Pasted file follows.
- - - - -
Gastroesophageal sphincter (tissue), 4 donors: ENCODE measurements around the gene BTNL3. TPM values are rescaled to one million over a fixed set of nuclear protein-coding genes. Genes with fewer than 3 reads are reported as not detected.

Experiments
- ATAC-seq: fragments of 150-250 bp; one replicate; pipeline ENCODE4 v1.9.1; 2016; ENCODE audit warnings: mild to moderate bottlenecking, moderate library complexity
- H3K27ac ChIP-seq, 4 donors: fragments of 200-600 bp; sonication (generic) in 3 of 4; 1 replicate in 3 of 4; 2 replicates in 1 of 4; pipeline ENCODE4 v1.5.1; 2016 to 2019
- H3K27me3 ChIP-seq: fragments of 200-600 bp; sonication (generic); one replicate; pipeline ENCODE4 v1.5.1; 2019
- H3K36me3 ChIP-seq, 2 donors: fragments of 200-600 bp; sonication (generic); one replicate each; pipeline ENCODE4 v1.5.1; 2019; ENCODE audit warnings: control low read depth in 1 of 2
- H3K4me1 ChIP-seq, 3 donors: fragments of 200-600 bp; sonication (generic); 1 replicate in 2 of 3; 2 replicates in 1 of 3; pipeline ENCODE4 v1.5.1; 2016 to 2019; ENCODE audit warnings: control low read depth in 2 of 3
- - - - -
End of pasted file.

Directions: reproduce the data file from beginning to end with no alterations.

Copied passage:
Gastroesophageal sphincter (tissue), 4 donors: ENCODE measurements around the gene BTNL3. TPM values are rescaled to one million over a fixed set of nuclear protein-coding genes. Genes with fewer than 3 reads are reported as not detected.

Experiments
- ATAC-seq: fragments of 150-250 bp; one replicate; pipeline ENCODE4 v1.9.1; 2016; ENCODE audit warnings: mild to moderate bottlenecking, moderate library complexity
- H3K27ac ChIP-seq, 4 donors: fragments of 200-600 bp; sonication (generic) in 3 of 4; 1 replicate in 3 of 4; 2 replicates in 1 of 4; pipeline ENCODE4 v1.5.1; 2016 to 2019
- H3K27me3 ChIP-seq: fragments of 200-600 bp; sonication (generic); one replicate; pipeline ENCODE4 v1.5.1; 2019
- H3K36me3 ChIP-seq, 2 donors: fragments of 200-600 bp; sonication (generic); one replicate each; pipeline ENCODE4 v1.5.1; 2019; ENCODE audit warnings: control low read depth in 1 of 2
- H3K4me1 ChIP-seq, 3 donors: fragments of 200-600 bp; sonication (generic); 1 replicate in 2 of 3; 2 replicates in 1 of 3; pipeline ENCODE4 v1.5.1; 2016 to 2019; ENCODE audit warnings: control low read depth in 2 of 3